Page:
Finally, the government argues that a remand is unnecessary because the noncompliance with Rule 43 in this case was harmless error. Chapman v. United States, 386 U.S. 18, 21, 87 S. Ct. 824, 17 L. Ed. 2d 705 (1967). However, the Court in Chapman also noted that some of "our prior cases have indicated that there are some constitutional rights so basic to a fair trial that their infraction can never be treated as harmless error." (p-23) A defendant's right to be present while the jury is selected would appear to be such a right. It is true that as a general rule a violation of Rule 43 does not require reversal if the record affirmatively indicates beyond a reasonable doubt that the error did not affect the verdict*fn2 but the cases supporting the rule involve communications in the absence of the defendant between the court and the jury after deliberations had begun. In contrast, there is no way to assess the extent of the prejudice, if any, a defendant might suffer by not being able to advise his attorney during the impanelling of the jury. While Mr. Ramsey was from New Haven and, therefore, might be more familiar with Connecticut jurors than Payne who was from New Jersey, we can only speculate as to what suggestions Payne might or might not have made, since it would be his prerogative to challenge a juror simply on the basis of the "'sudden impressions and unaccountable prejudices we are apt to conceive upon the bare looks and gestures of another.'" Lewis v. United States, 146 U.S. at 376, 13 S. Ct. at 138. Thus, even if the harmless error principle applies generally to departures from the mandates of Rule 43, the government has not been able to convince us that Payne might not have been prejudiced by being absent.
Therefore, unless the Trial Court determines after a hearing on remand, in accordance with this opinion, that Payne has made a knowing waiver of his right to be present during the impanelling of the jury, a new trial must be granted as to him.
Payne asserts that he was denied the effective assistance of counsel because his attorney, Mr. Ramsey, had less than one hour to consult with him before trial commenced. Cf. Fields v. Peyton, 375 F.2d 624 (4th Cir. 1967). However, Mr. Ramsey did not ask for a continuance nor did he make an application for the recall of any of the witnesses called by the government earlier in the trial. Mr. Ramsey was not Payne's first attorney; he was apparently his fourth. It does not appear that Mr. Ramsey and the defendant were in any way prejudiced in their defense by this circumstance but if there be any facts justifying such a claim, an adequate opportunity to develop them will be afforded on the remand herein ordered.
Appellant Crutcher argues that he was denied the effective assistance of counsel by being ordered, as were all other witnesses, not to talk to counsel during a trial recess. This rule applied to Crutcher during a recess that interrupted his cross-examination. Furthermore, the judge was not told that there was anything Crutcher and his counsel needed to discuss; indeed no objection was made by Crutcher or his counsel to the procedure.
Crutcher also argues that under the exclusionary rule of McNabb v. United States, 318 U.S. 332, 63 S. Ct. 608, 87 L. Ed. 819 (1943), the Trial Court erred when it allowed into evidence a statement given by him to an FBI agent after he had been arrested. See also Federal Rule of Criminal Procedure 5(a) (requiring arraignment "without unnecessary delay"). Crutcher was questioned for approximately 18 minutes after he had been booked and fingerprinted at headquarters. We recently held a similar "delay" of 29 minutes was not violative of Rule 5(a) and we adhere to that decision. United States v. Braverman, 376 F.2d 249 (2d Cir.), cert. denied, 389 U.S. 885, 88 S. Ct. 155, 19 L. Ed. 2d 182 (1967). See also 18 U.S.C. § 3501(c) added by the Omnibus Safe Streets and Control Act of 1968 (a confession is not to be excluded solely because of delay in bringing a person before a magistrate if the confession was made within six hours).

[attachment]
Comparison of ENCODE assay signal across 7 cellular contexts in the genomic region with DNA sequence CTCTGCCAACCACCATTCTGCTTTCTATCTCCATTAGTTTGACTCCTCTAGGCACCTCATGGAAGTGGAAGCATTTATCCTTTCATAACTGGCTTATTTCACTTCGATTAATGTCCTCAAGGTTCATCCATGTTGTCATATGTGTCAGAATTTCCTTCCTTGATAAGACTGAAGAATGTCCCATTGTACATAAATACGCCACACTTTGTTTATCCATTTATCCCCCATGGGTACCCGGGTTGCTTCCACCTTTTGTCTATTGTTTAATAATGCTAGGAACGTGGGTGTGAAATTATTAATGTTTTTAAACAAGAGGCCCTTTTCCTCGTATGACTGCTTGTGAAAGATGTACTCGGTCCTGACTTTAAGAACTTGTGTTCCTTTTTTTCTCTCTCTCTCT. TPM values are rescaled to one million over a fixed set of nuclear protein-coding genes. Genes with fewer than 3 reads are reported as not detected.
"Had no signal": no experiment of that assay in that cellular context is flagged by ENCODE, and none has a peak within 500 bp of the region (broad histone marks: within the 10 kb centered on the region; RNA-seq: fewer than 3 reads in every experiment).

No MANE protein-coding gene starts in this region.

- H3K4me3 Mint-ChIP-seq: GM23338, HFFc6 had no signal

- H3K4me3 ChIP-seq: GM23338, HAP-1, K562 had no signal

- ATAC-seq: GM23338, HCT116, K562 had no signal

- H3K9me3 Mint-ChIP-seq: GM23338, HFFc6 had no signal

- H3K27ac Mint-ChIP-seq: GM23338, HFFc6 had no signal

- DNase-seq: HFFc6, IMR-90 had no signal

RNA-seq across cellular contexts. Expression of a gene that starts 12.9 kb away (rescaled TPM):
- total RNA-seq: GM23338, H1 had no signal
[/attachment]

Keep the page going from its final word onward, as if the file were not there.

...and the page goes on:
All appellants argue that the Trial Court committed reversible error by ruling that the defense was entitled only to ten peremptory challenges which were to be divided up among the defendants and exercised jointly,*fn3 since their constitutional right to trial by jury was thereby infringed. However, as appellants concede, Federal Rule of Criminal Procedure 24(b) specifically limits to 10 the number of peremptory challenges to which joint defendants are entitled and the predecessor of that Rule has been declared to be within Congress' constitutional powers in Stilson v. United States, 250 U.S. 583, 40 S. Ct. 28, 63 L. Ed. 1154 (1919) and Schaefer v. United States, 251 U.S. 466, 40 S. Ct. 259, 64 L. Ed. 360 (1920).
Appellants argue that the District Court should have turned over the presentence report to the defendants and their counsel prior to sentencing. Federal Rule of Criminal Procedure 32(c) provides that the court may, in its discretion, disclose the contents of a presentence report to defense counsel, but it is clear that there is no duty to do so. United States v. Fischer, 381 F.2d 509 (2d Cir. 1967).
We have examined appellants' other points, including the argument that there was insufficient evidence of guilt, and we find them to be without merit.
We express our thanks to Frederick W. Danforth, Jr., Esq., and Arthur B. La-France, Esq., for their thorough brief and able argument on this appeal.